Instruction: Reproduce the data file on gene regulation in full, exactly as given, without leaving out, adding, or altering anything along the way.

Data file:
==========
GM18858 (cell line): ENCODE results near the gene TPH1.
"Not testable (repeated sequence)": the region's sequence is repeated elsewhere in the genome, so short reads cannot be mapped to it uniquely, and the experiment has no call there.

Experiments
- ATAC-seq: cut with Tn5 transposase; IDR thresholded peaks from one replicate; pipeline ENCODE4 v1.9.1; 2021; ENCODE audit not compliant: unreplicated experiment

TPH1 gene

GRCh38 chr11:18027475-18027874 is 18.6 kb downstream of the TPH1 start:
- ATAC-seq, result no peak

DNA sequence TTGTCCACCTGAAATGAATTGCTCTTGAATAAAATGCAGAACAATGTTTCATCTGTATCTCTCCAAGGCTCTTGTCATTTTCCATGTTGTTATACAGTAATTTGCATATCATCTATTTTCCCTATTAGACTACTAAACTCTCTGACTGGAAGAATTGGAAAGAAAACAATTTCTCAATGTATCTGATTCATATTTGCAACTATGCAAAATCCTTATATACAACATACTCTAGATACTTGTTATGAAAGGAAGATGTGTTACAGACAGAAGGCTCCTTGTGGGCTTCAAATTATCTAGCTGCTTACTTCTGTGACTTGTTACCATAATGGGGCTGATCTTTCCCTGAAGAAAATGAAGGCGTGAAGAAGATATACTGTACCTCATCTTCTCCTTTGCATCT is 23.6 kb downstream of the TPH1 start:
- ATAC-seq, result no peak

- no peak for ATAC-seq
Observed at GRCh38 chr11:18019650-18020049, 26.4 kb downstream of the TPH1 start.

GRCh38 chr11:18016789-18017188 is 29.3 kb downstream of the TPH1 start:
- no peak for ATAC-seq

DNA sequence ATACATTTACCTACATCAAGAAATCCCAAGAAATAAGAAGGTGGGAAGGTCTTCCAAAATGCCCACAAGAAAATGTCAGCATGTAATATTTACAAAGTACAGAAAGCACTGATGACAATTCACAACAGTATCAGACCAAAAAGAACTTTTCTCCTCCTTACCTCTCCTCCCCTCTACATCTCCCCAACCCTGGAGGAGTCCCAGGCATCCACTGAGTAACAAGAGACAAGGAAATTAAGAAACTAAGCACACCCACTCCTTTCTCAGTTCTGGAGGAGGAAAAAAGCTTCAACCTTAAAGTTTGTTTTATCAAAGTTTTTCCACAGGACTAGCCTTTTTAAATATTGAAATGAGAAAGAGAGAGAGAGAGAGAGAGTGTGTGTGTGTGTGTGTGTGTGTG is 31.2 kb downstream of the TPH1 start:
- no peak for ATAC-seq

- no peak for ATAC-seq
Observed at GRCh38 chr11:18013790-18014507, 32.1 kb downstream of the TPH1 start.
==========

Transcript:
GM18858 (cell line): ENCODE results near the gene TPH1.
"Not testable (repeated sequence)": the region's sequence is repeated elsewhere in the genome, so short reads cannot be mapped to it uniquely, and the experiment has no call there.

Experiments
- ATAC-seq: cut with Tn5 transposase; IDR thresholded peaks from one replicate; pipeline ENCODE4 v1.9.1; 2021; ENCODE audit not compliant: unreplicated experiment

TPH1 gene

GRCh38 chr11:18027475-18027874 is 18.6 kb downstream of the TPH1 start:
- ATAC-seq, result no peak

DNA sequence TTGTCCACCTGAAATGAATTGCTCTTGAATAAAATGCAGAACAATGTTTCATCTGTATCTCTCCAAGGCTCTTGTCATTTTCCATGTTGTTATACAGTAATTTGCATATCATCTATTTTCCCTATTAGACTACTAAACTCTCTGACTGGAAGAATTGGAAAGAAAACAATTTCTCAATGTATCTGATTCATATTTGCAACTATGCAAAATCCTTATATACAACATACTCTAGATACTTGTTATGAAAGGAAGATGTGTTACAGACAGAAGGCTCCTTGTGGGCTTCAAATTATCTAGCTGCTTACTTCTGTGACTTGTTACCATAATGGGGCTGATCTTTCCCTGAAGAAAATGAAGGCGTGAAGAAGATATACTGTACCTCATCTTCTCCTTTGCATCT is 23.6 kb downstream of the TPH1 start:
- ATAC-seq, result no peak

- no peak for ATAC-seq
Observed at GRCh38 chr11:18019650-18020049, 26.4 kb downstream of the TPH1 start.

GRCh38 chr11:18016789-18017188 is 29.3 kb downstream of the TPH1 start:
- no peak for ATAC-seq

DNA sequence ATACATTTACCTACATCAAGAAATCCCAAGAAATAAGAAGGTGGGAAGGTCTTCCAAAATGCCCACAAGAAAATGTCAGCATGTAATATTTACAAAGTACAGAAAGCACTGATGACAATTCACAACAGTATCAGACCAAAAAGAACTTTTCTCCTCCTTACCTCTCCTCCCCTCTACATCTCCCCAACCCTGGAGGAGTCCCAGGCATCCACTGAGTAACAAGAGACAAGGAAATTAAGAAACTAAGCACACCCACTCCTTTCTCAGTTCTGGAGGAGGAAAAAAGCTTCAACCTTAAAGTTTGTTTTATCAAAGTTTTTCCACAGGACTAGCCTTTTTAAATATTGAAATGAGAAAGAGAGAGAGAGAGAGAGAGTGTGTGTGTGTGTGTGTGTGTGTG is 31.2 kb downstream of the TPH1 start:
- no peak for ATAC-seq

- no peak for ATAC-seq
Observed at GRCh38 chr11:18013790-18014507, 32.1 kb downstream of the TPH1 start.